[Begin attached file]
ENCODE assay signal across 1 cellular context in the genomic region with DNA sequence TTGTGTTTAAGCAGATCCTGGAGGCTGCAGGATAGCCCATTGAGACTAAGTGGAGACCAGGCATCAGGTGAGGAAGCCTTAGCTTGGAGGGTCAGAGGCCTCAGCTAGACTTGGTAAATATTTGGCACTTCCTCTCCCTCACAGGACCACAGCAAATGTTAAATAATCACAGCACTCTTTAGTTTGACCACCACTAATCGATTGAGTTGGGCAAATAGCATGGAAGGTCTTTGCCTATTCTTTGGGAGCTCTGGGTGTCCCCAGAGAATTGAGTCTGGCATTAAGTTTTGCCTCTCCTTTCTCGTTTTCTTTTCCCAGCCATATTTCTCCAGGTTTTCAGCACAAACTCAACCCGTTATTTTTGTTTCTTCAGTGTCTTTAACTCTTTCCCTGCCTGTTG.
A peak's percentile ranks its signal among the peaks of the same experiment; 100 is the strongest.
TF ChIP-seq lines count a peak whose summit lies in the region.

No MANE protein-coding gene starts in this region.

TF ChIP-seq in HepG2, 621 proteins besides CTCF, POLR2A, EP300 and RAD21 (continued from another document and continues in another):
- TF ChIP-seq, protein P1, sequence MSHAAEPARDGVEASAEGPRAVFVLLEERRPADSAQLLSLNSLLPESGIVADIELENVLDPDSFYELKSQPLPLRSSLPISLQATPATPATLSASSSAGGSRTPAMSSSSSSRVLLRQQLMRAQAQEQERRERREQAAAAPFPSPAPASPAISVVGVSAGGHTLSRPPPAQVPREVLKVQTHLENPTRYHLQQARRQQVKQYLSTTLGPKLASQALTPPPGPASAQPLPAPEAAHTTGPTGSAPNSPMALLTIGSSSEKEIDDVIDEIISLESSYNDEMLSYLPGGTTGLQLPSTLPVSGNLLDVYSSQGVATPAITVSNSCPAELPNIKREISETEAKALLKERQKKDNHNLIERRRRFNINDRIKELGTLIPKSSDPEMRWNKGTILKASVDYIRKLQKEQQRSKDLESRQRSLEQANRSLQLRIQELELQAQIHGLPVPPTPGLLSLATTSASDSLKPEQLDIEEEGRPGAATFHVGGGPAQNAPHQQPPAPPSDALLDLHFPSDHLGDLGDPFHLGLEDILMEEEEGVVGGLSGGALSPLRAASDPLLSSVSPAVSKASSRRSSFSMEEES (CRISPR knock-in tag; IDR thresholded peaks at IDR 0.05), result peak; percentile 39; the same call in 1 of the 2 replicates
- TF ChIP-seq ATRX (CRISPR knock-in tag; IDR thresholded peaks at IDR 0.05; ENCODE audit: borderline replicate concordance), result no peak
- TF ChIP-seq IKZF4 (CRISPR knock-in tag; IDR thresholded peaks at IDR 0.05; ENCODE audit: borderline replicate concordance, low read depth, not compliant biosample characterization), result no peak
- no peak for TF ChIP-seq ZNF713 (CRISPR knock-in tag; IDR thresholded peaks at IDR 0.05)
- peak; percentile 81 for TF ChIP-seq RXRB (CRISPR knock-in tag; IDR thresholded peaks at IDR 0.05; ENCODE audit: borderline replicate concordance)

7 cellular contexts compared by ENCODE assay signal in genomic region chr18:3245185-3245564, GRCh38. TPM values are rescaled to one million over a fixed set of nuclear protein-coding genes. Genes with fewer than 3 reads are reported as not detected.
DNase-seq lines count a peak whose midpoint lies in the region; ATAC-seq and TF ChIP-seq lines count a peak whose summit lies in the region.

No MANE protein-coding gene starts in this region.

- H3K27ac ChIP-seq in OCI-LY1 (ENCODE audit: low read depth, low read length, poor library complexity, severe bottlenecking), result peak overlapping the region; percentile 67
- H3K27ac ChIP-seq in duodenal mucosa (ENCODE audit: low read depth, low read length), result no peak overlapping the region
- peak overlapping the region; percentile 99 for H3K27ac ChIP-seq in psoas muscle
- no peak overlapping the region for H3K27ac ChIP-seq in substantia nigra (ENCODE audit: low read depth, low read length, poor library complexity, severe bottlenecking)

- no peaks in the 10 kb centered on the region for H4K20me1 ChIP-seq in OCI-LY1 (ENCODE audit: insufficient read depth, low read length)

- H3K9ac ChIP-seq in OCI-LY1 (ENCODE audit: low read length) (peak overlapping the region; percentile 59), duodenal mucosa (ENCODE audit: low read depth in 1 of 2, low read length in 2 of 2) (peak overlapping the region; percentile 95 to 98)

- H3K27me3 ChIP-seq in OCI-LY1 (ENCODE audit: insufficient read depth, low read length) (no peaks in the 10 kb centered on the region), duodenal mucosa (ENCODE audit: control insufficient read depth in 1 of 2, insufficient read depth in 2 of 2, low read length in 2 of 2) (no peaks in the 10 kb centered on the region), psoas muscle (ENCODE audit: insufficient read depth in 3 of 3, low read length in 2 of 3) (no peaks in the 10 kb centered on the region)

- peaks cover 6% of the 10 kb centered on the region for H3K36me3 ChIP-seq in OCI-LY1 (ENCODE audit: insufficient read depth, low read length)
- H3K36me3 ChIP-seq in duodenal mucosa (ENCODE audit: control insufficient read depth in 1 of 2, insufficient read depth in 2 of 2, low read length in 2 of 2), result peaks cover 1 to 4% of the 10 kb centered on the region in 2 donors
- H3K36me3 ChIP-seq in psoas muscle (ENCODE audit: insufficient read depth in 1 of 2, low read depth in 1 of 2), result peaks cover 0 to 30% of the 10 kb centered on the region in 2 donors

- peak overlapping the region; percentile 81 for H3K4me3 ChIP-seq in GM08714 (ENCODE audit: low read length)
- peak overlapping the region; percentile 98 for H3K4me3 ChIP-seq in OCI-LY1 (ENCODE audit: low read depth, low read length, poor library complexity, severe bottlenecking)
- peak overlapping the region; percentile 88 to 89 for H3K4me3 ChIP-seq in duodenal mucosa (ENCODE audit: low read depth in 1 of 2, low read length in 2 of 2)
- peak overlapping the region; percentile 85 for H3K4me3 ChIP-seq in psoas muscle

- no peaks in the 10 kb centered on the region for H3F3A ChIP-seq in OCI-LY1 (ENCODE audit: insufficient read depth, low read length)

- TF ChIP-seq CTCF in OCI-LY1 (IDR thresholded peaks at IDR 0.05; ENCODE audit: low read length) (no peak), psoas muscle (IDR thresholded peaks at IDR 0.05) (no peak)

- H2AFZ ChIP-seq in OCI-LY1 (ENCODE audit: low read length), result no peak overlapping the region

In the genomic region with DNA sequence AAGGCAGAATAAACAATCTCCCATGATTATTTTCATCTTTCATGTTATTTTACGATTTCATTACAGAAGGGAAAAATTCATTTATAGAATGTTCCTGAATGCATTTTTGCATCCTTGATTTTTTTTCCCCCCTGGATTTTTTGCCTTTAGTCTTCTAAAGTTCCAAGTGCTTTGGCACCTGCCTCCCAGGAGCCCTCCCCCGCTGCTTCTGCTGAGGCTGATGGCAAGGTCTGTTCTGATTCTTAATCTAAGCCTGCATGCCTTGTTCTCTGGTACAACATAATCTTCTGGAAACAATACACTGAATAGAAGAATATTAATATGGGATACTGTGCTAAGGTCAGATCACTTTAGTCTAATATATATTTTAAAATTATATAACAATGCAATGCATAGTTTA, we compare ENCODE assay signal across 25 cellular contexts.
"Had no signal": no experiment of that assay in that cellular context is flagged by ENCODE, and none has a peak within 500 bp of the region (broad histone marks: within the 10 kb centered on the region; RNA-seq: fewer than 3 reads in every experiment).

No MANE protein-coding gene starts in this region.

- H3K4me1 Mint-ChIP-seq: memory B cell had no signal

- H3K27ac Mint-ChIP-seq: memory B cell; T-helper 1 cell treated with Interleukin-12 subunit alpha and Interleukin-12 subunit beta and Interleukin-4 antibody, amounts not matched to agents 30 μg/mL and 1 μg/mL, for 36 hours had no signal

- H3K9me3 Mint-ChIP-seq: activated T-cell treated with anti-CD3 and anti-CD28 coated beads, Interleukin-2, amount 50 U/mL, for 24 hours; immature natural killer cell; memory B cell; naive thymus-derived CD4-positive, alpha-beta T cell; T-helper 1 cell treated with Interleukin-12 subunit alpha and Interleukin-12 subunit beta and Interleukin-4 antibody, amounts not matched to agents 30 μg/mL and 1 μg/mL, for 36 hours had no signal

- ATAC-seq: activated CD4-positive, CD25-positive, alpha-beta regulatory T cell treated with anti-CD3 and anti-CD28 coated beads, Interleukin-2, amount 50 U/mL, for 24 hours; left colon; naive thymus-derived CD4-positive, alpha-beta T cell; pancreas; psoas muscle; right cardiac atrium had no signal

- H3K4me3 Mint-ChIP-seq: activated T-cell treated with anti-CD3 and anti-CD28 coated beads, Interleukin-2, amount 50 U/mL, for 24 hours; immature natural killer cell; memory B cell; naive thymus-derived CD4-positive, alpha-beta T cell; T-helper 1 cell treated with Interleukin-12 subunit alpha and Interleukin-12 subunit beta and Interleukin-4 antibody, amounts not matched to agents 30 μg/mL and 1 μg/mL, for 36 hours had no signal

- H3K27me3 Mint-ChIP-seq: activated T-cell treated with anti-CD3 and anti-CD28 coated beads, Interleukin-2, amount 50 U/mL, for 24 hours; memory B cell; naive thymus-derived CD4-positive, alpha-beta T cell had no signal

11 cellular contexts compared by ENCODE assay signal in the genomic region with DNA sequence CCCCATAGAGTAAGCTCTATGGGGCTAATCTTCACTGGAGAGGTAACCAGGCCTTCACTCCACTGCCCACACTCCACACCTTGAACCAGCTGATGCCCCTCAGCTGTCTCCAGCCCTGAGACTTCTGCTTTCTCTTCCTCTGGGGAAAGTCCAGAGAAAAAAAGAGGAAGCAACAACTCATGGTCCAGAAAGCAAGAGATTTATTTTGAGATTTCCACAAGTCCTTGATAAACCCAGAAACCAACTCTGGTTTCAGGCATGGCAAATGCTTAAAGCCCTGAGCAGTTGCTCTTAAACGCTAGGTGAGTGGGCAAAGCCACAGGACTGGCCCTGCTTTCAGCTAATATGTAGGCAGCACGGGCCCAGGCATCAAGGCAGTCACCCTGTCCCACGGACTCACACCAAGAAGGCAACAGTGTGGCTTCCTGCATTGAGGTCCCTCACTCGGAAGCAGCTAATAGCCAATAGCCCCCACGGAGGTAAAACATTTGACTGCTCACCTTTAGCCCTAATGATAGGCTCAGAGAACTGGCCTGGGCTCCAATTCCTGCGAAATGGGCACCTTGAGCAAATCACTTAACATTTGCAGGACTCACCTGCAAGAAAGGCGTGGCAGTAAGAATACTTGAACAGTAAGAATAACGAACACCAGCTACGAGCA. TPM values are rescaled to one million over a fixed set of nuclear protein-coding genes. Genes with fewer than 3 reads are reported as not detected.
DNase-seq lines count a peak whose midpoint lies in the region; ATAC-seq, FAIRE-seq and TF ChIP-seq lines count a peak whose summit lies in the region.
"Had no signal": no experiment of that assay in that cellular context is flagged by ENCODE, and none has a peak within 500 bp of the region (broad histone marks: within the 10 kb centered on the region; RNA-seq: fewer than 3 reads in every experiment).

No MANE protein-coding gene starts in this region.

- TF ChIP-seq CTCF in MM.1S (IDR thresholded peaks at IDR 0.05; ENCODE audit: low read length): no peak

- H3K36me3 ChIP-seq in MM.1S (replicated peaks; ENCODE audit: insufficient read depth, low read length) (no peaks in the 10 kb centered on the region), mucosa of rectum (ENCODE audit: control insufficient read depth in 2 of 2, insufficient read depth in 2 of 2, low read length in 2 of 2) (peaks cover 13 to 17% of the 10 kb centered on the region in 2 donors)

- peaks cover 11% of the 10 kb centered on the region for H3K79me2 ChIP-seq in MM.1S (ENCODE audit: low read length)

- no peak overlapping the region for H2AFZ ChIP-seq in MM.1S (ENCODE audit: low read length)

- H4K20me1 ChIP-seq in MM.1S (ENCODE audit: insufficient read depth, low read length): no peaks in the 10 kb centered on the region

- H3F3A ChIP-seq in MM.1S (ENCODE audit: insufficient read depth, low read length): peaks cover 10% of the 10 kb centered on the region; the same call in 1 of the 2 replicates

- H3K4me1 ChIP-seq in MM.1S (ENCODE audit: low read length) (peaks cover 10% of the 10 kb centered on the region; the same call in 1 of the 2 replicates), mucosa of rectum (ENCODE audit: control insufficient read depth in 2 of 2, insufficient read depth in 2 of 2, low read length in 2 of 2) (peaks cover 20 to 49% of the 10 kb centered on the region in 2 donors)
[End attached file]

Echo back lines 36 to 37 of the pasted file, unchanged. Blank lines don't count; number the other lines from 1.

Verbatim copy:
- H3K9me3 Mint-ChIP-seq: activated T-cell treated with anti-CD3 and anti-CD28 coated beads, Interleukin-2, amount 50 U/mL, for 24 hours; immature natural killer cell; memory B cell; naive thymus-derived CD4-positive, alpha-beta T cell; T-helper 1 cell treated with Interleukin-12 subunit alpha and Interleukin-12 subunit beta and Interleukin-4 antibody, amounts not matched to agents 30 μg/mL and 1 μg/mL, for 36 hours had no signal

- ATAC-seq: activated CD4-positive, CD25-positive, alpha-beta regulatory T cell treated with anti-CD3 and anti-CD28 coated beads, Interleukin-2, amount 50 U/mL, for 24 hours; left colon; naive thymus-derived CD4-positive, alpha-beta T cell; pancreas; psoas muscle; right cardiac atrium had no signal